Financial Accounts Outside the United States

U.S. taxpayers, whether a resident for tax purposes, a permanent resident or a citizen, are required by law to disclose all gross foreign income on their U.S. tax return. It doesn’t matter where you live or whether you have to file a tax return in another country.

The IRS recognises worldwide revenue in the calculation of net income and income tax liability. There are treaty incentives and tax rules that can be used with your U.S. tax return to minimise or offset your U.S. income tax or to reduce your U.S. taxable income.

Doing the right thing, at the right time.

Fincen 114, usually referred to as FBAR

You are also expected to file an annual disclosure report with FinCEN (the innocuous sounding acronym for the Financial Crimes Compliance Network) if you exceed a certain threshold of the aggregate balance of your foreign financial accounts.

The study is called FinCEN 114, usually referred to as FBAR. The disclosure must be filed electronically using the FinCEN filing system. I am not followed by a tax return. The due date is June 30 of the year following the year you are reporting. For example, the 2015 FinCEN 114 will be due on June 30, 2016. Judy Coker, EA, CAA has been assisting taxpayers with FBAR and FinCEN 114 filings for several years using the Bank Secrecy Act Filing (BSAF) efile system. Please let us know if you need our help.
In addition to FinCEN 114, you may also be asked to report such foreign assets with your tax return using Form 8938. Form 8938 rules and regulations often disclose the same accounts, but have different details or additional forms depending on the type of foreign assets you possess.

The rules of the FATCA and global cooperation with the U. S. Treasury Department is developing rapidly. The Treasury Department is entering into agreements with foreign countries to exchange information on taxpayers holding financial assets in their respective countries. The knowledge exchanged by countries varies from country to country. The Treasury Department released a list of countries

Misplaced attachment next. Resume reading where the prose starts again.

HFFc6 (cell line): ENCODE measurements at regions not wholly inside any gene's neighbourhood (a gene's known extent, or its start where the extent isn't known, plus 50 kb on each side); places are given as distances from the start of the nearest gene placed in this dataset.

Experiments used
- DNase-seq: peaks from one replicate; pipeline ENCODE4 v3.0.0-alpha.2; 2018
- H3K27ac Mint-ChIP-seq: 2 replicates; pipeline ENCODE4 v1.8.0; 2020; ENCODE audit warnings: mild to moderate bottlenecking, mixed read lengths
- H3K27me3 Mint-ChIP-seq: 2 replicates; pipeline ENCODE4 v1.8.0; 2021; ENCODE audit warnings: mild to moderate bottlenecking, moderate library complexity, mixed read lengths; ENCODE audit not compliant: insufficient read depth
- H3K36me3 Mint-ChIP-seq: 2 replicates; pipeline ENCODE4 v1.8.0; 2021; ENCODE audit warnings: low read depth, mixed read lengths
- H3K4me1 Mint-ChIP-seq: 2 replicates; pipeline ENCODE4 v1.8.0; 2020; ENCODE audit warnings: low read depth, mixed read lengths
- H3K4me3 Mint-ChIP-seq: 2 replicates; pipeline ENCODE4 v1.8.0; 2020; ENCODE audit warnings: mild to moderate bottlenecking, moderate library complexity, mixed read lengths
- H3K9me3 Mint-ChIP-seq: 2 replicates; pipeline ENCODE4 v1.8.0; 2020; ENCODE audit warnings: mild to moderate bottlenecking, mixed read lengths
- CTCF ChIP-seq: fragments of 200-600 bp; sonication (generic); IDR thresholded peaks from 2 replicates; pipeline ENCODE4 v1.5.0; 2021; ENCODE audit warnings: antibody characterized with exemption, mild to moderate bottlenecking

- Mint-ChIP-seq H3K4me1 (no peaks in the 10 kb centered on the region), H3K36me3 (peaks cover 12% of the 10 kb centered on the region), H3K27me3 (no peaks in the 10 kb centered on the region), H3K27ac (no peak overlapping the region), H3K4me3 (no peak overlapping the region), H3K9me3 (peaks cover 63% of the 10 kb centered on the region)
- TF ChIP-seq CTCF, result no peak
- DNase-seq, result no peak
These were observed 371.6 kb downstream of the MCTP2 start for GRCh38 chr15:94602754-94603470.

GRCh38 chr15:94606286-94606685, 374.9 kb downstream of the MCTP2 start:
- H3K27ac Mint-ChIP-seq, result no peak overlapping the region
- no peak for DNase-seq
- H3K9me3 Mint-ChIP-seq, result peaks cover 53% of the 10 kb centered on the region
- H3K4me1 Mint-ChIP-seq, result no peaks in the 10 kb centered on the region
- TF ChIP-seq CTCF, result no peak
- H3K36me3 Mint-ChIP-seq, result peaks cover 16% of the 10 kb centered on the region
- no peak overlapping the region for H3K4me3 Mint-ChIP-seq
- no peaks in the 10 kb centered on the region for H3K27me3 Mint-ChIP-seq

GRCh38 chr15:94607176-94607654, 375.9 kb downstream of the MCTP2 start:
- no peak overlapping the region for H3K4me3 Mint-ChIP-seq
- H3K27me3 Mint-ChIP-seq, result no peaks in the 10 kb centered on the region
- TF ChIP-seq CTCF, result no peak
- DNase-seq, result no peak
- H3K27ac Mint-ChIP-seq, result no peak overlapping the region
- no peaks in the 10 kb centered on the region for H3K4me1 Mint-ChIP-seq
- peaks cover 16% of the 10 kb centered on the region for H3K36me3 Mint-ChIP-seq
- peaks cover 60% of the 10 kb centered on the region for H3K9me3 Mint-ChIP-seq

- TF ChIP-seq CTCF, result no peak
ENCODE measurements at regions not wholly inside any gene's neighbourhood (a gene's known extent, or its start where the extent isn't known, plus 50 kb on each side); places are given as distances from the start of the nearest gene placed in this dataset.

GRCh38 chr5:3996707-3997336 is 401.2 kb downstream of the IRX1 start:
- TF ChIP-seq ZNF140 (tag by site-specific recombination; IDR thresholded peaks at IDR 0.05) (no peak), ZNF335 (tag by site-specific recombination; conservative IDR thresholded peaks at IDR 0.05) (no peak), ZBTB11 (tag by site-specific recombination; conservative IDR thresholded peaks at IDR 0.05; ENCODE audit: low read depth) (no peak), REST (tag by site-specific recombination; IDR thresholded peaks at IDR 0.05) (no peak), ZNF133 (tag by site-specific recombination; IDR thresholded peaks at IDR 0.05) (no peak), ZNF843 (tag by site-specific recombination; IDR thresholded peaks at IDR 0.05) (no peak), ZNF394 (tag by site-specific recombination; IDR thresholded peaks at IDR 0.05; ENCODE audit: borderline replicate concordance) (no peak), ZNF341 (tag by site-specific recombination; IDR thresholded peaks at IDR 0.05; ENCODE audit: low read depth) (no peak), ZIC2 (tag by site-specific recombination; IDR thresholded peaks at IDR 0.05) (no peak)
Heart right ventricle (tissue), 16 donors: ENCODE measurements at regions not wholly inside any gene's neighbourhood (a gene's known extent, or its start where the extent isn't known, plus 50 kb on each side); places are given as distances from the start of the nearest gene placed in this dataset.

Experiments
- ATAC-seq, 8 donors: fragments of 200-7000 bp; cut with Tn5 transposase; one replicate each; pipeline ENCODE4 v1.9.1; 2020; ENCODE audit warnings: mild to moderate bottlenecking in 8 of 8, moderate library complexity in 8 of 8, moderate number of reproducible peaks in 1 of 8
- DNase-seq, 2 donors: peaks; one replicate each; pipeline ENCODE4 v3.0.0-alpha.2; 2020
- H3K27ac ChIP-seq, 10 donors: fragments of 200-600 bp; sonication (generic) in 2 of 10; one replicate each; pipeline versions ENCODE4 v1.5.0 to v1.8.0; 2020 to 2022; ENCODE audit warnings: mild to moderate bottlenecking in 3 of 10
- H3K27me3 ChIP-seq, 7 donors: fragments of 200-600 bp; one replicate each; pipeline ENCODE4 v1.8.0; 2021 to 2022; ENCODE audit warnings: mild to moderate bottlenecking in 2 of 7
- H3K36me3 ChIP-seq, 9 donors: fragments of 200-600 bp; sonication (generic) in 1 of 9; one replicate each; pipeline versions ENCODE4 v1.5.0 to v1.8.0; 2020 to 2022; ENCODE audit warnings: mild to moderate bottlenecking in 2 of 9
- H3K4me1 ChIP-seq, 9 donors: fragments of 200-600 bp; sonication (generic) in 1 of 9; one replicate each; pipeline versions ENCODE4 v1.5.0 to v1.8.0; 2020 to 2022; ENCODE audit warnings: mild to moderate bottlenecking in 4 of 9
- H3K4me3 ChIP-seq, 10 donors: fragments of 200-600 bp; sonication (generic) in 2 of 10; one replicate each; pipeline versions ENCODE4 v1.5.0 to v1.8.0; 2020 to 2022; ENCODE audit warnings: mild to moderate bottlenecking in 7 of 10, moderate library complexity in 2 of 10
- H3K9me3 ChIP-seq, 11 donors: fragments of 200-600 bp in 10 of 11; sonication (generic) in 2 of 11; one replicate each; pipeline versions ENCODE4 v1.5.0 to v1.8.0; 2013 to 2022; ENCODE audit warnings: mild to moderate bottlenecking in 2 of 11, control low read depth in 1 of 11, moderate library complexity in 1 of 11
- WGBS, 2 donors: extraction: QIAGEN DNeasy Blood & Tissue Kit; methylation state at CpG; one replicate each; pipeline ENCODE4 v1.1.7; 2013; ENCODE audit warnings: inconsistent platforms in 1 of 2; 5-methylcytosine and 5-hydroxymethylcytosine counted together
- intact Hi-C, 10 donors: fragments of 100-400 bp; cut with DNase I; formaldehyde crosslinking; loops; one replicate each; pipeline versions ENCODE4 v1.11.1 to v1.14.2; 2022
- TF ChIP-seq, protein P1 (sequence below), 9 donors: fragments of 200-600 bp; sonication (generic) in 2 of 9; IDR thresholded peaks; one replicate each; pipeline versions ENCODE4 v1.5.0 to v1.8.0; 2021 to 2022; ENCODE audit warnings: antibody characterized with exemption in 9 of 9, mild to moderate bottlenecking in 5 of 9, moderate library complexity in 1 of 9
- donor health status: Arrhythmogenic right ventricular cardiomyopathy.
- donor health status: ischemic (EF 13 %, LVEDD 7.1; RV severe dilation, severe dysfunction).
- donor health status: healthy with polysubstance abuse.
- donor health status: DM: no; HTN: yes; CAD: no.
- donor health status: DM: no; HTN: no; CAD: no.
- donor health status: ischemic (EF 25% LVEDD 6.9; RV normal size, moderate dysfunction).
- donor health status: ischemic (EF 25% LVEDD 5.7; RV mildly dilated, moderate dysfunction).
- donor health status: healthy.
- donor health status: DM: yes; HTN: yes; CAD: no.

Form 8938, the FATCA Form

Foreign Currency Exchange

The way foreign currency sums are translated to US dollars is always confusing, as Form 8939 and FinCEN 114 require you to use the US Treasury exchange rate for the last day of the tax year. The rates are reported on the website of the Office of the Fiscal Service.

The IRS does not have a strictly prescribed exchange rate for income earned from a foreign source. The same applies to deductions and valuations of properties for depreciation purposes. There are, however, suggestions as to what source of exchange and the advisable timing.

Here is a quote from the IRS website: “The Internal Revenue Service does not have an official exchange rate. Generally, it supports any fixed exchange rate that is used reliably. When determining the currency of a foreign country using different exchange rates, use the rate that corresponds to your particular facts and circumstances. Use the exchange rate that prevails when you receive, pay or collect the item. If there is more than one exchange rate, use the one that most accurately represents your profits.